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The Emotional Climate of Parenting

Have you ever wondered if something you’ve done has inescapably messed up your child? That time you vehemently stuck to your guns despite the child’s strong opposition and you fear you damaged your relationship with her in the meantime. Or the time you let his misbehavior slide without consequence and missed a vital teaching opportunity. Or one of many other possibilities that do not qualify to be in your large arsenal of notable positive parenting behaviors. Are these moments of parenting indiscretion those that will define your lasting influence on your child?

When examining the effects of parenting on children’s development, researchers distinguish between the discreet and sometimes isolated behaviors described above and the collective contribution of all of a parent’s behaviors over a given amount of time. This amalgam of parenting creates what is sometimes called an emotional climate in the relationship between child and parent and it is that climate that seems to have the strongest and longest impact on child outcomes.

Just as one snowstorm in the tropics will not change the overall climate, discreet instances of overly-controlling or overly-lax parenting will not permanently affect the overall emotional climate your parenting creates for your children. However, if cooler temps and snow slowly started to become more common over time, then we would see the overall climate start to be affected. Similarly, when sub-optimal parenting starts to become the norm, then an emotional climate change may be necessary.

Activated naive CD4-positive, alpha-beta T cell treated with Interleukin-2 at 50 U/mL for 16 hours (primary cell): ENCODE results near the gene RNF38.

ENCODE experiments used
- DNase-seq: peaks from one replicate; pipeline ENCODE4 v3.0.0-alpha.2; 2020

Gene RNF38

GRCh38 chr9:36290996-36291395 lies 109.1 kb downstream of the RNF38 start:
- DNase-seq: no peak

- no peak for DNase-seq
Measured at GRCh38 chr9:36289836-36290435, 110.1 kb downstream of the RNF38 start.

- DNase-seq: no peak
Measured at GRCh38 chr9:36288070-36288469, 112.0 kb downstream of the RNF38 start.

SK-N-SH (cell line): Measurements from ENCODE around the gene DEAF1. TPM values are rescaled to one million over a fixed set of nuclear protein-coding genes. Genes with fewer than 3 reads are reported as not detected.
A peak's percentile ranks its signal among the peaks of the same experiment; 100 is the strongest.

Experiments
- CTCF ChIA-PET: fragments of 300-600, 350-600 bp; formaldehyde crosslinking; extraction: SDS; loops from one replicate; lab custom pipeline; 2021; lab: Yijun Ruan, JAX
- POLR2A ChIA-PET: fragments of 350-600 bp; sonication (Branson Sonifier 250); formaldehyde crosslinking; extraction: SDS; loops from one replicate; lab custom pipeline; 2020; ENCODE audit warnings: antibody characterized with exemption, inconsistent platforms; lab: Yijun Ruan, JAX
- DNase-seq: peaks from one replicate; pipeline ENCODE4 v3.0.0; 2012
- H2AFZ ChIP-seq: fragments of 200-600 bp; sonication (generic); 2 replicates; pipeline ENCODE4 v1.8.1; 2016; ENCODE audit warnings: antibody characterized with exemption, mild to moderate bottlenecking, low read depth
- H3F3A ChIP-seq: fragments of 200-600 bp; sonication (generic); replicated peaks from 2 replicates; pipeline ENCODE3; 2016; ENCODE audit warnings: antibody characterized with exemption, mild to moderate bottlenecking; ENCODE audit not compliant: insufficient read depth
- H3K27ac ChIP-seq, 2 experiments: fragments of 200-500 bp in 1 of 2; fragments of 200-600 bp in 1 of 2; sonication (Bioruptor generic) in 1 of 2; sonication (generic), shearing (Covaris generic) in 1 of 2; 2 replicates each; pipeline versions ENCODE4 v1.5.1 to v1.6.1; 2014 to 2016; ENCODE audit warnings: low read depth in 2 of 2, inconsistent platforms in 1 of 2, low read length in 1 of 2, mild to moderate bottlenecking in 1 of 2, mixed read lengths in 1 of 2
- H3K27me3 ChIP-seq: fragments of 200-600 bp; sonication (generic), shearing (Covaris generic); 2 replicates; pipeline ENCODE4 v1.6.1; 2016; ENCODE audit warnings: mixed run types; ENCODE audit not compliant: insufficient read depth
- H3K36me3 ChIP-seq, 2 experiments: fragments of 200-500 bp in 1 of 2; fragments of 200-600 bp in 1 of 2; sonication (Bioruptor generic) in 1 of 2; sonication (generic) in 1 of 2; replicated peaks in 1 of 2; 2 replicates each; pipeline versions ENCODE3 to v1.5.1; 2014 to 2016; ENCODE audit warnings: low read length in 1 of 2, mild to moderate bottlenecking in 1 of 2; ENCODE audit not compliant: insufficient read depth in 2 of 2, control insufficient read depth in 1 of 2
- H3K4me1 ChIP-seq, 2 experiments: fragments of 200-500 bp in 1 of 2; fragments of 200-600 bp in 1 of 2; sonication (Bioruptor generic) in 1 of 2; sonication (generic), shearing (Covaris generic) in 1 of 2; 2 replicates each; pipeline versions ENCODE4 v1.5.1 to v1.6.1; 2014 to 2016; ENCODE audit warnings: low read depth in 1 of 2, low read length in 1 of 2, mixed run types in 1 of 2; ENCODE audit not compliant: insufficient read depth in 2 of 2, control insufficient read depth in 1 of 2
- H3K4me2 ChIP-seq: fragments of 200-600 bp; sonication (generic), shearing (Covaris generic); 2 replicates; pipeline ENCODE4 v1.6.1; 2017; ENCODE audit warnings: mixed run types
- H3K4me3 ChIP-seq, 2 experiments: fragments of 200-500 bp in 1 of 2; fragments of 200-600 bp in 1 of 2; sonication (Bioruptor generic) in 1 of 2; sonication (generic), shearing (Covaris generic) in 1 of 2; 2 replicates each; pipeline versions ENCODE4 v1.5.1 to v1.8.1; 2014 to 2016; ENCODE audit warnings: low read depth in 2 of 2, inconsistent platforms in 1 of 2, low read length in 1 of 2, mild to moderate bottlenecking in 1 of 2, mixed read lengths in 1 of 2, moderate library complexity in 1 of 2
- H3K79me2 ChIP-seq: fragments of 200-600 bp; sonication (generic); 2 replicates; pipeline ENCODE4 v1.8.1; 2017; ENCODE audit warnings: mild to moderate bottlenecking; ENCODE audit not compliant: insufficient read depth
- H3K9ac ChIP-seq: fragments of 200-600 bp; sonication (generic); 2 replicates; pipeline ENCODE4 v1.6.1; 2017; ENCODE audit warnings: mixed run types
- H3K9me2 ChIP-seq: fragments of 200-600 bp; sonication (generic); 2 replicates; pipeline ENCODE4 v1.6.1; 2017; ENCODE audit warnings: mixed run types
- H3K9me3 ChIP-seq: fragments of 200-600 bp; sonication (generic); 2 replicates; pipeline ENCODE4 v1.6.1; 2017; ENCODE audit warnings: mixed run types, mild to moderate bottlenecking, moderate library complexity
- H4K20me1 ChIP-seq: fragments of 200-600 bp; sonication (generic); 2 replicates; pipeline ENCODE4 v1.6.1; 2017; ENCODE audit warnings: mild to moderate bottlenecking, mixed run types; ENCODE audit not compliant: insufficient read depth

Lasting Climate Change

If you have resolved to change the emotional climate in your family, then you may be feeling motivated, committed, and hopeful about the prospect of becoming a more effective parent. However, simply wanting to change does not always result in lasting, meaningful change. Inevitably, changing previously established habits and patterns is difficult. One of the reasons that parenting behaviors can be so hard to change is because engaged parenting is necessarily an emotional experience and emotions can trigger a cascade of instinctive responses that result in a behavior pattern that is almost involuntary.

Though certainly instincts can be successfully over-ridden, it can be hard to consistently veto our habitual inclinations in instances when we are stressed, tired, distracted, depressed, busy, or overwhelmed — all characteristics that commonly accompany parenting. So, even when we are deeply resolved to change our behavior, amid the wonderful chaos of family life, our instincts kick-in and can hijack our best-laid plans for change.

Given the significant influence that emotions have on our behaviors, it is important to first, be aware of and OK with our emotions, second, understand how our emotions influence our parenting behaviors, and finally, learn what we can do to bypass emotions that may trigger unhealthy parenting for us.

Be OK with Your Emotions: Certainly, parenting is filled with moments that are characterized by intensely positive emotions. However, if you are like most parents, your interactions with your child may sometimes evoke feelings that are commonly misunderstood as “bad” emotions such as anger, anxiety, or disgust.  It is important to be able to identify when we are feeling these emotions so we can understand the context in which they are triggered (more about this later). But it is also important to accept and experience these emotions when we feel them.